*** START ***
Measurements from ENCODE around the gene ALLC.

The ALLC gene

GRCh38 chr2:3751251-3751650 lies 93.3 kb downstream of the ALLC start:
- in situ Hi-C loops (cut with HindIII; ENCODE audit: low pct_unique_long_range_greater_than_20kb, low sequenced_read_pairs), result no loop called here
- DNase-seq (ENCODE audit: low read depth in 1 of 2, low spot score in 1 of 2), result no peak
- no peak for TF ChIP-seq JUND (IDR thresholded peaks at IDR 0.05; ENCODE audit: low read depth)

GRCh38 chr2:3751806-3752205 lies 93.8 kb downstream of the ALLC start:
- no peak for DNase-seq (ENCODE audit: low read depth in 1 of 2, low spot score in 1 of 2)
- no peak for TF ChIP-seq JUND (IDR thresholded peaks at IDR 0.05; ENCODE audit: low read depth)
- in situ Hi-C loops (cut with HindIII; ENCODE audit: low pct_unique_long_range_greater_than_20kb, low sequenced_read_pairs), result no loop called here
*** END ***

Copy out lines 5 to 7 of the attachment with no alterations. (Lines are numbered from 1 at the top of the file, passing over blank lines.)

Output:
- DNase-seq (ENCODE audit: low read depth in 1 of 2, low spot score in 1 of 2), result no peak
- no peak for TF ChIP-seq JUND (IDR thresholded peaks at IDR 0.05; ENCODE audit: low read depth)

GRCh38 chr2:3751806-3752205 lies 93.8 kb downstream of the ALLC start: